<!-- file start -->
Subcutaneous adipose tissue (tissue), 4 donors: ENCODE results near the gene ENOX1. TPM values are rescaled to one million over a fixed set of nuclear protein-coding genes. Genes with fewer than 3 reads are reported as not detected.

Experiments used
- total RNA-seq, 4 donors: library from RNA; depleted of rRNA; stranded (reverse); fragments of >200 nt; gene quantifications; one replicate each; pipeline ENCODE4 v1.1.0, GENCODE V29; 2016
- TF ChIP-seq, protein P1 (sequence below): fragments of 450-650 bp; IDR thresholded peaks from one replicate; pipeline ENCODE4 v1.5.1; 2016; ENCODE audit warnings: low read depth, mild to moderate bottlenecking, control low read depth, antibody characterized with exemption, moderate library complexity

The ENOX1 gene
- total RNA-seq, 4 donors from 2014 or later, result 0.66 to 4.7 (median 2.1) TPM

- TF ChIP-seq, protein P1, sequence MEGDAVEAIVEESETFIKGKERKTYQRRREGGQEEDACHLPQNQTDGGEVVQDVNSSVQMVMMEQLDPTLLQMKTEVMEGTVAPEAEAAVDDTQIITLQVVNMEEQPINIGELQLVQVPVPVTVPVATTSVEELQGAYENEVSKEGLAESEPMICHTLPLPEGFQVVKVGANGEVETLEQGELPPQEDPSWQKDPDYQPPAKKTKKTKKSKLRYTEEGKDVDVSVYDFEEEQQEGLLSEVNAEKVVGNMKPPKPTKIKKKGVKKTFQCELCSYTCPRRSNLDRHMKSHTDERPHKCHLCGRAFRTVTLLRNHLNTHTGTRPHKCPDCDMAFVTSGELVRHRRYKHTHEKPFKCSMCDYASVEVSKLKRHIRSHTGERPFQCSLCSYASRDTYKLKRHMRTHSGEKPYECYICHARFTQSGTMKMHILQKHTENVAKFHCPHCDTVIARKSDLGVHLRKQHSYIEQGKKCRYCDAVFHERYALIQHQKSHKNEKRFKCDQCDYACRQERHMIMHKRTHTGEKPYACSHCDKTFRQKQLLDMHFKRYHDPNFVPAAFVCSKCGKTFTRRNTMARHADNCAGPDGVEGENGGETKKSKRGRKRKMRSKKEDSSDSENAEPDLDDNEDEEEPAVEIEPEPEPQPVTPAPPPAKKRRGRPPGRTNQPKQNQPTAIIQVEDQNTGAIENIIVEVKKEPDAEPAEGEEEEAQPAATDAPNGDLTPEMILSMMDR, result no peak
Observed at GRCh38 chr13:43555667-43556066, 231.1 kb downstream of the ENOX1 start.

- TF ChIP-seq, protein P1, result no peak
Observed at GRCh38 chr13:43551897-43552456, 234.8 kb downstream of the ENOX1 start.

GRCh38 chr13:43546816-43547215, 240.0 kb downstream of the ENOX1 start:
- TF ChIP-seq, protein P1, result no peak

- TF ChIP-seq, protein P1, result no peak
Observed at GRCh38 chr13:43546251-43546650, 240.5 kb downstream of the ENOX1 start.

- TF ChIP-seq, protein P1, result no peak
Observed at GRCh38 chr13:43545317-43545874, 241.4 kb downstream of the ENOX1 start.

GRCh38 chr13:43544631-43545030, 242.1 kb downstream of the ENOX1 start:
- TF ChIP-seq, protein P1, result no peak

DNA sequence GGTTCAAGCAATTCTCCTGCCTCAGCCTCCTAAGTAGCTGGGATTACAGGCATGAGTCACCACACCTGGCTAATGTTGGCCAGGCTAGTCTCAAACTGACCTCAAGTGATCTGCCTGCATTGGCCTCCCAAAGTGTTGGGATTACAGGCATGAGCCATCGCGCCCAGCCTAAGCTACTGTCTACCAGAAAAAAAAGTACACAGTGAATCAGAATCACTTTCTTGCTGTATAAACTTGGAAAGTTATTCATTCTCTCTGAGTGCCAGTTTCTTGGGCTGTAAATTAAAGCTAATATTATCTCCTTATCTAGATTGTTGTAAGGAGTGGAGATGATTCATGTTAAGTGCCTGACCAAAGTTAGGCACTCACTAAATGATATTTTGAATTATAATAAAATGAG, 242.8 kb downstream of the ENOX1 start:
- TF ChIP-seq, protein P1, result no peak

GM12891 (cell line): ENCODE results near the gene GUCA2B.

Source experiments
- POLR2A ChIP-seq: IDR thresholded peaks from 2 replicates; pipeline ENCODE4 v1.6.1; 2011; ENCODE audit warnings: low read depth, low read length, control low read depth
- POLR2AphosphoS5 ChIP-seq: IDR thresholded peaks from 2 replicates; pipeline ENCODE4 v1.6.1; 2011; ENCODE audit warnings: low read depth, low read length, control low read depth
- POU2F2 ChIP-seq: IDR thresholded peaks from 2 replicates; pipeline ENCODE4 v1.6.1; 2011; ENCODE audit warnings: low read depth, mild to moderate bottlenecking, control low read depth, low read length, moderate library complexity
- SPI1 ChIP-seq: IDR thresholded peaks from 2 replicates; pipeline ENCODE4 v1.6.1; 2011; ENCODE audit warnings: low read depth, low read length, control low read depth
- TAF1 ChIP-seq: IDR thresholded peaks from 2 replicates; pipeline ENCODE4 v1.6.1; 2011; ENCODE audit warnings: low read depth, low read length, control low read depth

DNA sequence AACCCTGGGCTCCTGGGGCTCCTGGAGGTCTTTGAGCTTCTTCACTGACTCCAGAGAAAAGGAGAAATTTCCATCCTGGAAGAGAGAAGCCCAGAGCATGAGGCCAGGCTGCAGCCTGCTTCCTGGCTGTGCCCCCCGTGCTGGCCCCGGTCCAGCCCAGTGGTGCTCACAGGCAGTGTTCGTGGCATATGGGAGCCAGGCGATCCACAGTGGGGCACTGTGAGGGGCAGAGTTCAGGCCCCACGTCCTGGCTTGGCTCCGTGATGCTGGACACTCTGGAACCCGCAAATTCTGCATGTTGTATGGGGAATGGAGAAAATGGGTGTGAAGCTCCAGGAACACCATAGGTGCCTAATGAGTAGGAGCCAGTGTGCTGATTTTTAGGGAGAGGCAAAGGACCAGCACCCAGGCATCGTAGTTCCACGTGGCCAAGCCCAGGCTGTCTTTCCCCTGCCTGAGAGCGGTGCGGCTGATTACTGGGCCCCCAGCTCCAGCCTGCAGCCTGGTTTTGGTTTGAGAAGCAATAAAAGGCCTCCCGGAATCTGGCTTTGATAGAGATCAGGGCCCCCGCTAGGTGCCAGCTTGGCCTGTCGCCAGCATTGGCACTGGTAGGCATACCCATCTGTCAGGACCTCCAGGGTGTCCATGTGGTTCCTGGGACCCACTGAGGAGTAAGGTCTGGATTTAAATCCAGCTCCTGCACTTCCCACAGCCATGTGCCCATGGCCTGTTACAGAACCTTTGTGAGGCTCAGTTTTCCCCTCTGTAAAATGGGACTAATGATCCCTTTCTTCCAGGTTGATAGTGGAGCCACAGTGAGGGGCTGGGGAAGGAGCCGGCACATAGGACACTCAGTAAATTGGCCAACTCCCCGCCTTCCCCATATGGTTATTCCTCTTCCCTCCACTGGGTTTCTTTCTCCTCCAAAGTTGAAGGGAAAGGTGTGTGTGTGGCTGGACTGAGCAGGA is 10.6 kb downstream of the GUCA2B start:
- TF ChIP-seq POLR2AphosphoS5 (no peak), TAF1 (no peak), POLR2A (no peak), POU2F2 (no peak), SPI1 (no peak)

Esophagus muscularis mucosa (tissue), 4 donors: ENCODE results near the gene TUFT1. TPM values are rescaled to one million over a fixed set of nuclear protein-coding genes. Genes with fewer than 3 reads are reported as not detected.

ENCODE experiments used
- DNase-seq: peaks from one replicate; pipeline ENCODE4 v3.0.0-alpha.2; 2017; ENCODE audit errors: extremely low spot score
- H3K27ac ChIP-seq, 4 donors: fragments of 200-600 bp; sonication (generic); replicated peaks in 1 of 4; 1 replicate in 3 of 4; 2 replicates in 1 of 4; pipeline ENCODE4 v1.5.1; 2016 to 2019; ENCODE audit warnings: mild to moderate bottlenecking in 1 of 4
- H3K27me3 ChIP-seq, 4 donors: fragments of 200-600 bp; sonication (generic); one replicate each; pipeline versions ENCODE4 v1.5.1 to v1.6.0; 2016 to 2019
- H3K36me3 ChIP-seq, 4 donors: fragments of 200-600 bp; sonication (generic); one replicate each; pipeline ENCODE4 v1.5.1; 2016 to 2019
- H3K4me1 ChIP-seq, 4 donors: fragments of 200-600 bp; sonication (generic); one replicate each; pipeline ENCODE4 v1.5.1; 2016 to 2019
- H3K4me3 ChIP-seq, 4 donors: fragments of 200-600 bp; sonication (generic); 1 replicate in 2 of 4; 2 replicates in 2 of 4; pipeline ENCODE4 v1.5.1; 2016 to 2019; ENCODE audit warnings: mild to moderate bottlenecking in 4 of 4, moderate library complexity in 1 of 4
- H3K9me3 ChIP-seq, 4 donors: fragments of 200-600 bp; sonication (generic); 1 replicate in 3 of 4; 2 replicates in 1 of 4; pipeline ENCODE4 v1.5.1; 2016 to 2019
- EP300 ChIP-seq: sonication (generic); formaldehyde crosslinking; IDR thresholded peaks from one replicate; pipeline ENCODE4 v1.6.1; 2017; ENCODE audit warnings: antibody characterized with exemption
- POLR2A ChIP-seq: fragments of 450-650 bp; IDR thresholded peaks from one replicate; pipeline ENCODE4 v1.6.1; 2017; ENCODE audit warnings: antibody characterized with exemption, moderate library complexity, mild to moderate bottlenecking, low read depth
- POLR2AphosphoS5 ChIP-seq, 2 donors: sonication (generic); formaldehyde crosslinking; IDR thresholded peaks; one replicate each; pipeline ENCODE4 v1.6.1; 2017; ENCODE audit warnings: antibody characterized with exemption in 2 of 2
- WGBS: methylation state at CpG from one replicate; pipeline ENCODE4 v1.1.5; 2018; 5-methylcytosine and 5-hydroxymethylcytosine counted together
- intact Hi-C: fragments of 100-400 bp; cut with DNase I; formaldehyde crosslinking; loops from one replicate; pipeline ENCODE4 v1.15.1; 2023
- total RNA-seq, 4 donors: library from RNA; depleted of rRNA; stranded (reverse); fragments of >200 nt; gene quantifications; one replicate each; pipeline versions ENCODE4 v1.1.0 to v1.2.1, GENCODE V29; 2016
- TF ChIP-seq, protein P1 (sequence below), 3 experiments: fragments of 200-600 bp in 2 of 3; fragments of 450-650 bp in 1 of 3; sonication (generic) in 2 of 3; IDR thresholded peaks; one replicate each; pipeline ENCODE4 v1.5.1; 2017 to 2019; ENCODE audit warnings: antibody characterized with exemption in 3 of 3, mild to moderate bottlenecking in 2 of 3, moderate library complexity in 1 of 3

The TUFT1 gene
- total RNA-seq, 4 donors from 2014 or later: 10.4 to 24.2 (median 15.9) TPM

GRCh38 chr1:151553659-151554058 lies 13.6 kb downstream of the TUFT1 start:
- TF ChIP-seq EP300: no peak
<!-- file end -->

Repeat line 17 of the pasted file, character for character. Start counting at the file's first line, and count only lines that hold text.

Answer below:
GRCh38 chr13:43544631-43545030, 242.1 kb downstream of the ENOX1 start: